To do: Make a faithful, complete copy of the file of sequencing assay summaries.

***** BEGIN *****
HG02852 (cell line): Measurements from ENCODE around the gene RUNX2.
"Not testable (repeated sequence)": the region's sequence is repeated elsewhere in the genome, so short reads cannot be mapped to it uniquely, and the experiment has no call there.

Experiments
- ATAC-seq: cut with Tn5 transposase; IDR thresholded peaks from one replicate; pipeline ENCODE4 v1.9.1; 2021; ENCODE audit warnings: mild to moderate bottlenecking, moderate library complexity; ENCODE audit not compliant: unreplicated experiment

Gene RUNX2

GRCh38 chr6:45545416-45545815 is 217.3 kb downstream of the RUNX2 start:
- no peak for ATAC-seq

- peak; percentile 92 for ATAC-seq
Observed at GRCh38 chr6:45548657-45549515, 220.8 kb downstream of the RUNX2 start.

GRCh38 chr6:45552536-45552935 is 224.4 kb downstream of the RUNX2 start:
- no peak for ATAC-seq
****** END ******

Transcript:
HG02852 (cell line): Measurements from ENCODE around the gene RUNX2.
"Not testable (repeated sequence)": the region's sequence is repeated elsewhere in the genome, so short reads cannot be mapped to it uniquely, and the experiment has no call there.

Experiments
- ATAC-seq: cut with Tn5 transposase; IDR thresholded peaks from one replicate; pipeline ENCODE4 v1.9.1; 2021; ENCODE audit warnings: mild to moderate bottlenecking, moderate library complexity; ENCODE audit not compliant: unreplicated experiment

Gene RUNX2

GRCh38 chr6:45545416-45545815 is 217.3 kb downstream of the RUNX2 start:
- no peak for ATAC-seq

- peak; percentile 92 for ATAC-seq
Observed at GRCh38 chr6:45548657-45549515, 220.8 kb downstream of the RUNX2 start.

GRCh38 chr6:45552536-45552935 is 224.4 kb downstream of the RUNX2 start:
- no peak for ATAC-seq